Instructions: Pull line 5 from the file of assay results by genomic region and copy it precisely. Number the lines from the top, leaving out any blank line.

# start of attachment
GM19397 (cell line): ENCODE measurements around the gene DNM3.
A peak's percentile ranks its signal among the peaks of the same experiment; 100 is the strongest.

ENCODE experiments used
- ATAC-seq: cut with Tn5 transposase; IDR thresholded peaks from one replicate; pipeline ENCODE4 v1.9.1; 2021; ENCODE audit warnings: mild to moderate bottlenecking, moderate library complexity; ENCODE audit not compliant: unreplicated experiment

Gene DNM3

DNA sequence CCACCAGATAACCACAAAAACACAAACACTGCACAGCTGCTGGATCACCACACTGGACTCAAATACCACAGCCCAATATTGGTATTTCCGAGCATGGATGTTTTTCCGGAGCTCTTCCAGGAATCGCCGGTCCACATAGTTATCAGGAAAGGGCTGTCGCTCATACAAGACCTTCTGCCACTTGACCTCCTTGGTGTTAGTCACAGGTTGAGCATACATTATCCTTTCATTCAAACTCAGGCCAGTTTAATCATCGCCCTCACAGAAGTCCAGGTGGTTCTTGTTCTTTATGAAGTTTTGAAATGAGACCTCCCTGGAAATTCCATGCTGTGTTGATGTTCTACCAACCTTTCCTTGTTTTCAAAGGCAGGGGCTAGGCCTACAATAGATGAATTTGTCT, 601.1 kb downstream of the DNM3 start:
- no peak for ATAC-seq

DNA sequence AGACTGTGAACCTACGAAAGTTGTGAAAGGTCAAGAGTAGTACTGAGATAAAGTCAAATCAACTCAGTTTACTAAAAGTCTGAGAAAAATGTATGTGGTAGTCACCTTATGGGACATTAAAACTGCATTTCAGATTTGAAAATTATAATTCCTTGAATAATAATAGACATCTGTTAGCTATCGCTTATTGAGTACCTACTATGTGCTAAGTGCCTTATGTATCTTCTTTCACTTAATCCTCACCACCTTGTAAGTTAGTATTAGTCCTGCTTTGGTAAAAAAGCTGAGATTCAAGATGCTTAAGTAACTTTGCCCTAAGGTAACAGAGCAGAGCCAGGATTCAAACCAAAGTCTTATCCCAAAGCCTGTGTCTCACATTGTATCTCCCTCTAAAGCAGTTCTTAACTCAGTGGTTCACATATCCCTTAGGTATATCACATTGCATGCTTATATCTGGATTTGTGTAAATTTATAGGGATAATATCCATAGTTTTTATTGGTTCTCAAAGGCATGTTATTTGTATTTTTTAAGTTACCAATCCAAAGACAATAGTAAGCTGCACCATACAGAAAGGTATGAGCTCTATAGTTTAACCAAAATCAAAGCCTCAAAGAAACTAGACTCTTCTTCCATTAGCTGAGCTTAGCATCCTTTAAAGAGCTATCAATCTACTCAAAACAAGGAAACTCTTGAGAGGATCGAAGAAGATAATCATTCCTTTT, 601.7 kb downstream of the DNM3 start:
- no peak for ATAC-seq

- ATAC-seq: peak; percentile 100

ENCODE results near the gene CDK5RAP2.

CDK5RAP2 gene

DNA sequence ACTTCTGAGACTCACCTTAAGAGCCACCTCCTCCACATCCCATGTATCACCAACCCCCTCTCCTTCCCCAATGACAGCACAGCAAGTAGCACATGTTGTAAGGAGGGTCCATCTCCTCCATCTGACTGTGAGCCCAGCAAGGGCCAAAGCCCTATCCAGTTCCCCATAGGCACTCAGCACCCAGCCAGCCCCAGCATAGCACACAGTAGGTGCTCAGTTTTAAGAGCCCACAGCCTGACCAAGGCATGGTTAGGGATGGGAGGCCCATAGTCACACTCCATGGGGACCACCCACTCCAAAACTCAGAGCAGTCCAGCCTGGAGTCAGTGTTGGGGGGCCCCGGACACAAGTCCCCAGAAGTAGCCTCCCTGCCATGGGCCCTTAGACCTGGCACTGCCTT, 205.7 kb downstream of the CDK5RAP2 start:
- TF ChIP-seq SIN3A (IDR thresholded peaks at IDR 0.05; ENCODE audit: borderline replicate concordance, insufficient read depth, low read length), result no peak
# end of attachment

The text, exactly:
Gene DNM3